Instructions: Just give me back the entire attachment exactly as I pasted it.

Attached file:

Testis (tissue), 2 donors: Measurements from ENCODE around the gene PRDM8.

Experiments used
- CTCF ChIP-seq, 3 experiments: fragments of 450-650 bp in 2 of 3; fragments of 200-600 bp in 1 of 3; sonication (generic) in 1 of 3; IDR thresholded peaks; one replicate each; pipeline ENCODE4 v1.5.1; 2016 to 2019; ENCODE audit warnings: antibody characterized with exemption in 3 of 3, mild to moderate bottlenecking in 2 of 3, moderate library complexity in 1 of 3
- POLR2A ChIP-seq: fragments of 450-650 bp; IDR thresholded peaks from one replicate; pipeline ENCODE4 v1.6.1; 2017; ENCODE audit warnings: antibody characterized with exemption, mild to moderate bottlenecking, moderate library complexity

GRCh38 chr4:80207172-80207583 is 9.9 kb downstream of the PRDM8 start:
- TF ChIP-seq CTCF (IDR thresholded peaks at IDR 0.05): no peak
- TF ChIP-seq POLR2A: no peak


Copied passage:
Testis (tissue), 2 donors: Measurements from ENCODE around the gene PRDM8.

Experiments used
- CTCF ChIP-seq, 3 experiments: fragments of 450-650 bp in 2 of 3; fragments of 200-600 bp in 1 of 3; sonication (generic) in 1 of 3; IDR thresholded peaks; one replicate each; pipeline ENCODE4 v1.5.1; 2016 to 2019; ENCODE audit warnings: antibody characterized with exemption in 3 of 3, mild to moderate bottlenecking in 2 of 3, moderate library complexity in 1 of 3
- POLR2A ChIP-seq: fragments of 450-650 bp; IDR thresholded peaks from one replicate; pipeline ENCODE4 v1.6.1; 2017; ENCODE audit warnings: antibody characterized with exemption, mild to moderate bottlenecking, moderate library complexity

GRCh38 chr4:80207172-80207583 is 9.9 kb downstream of the PRDM8 start:
- TF ChIP-seq CTCF (IDR thresholded peaks at IDR 0.05): no peak
- TF ChIP-seq POLR2A: no peak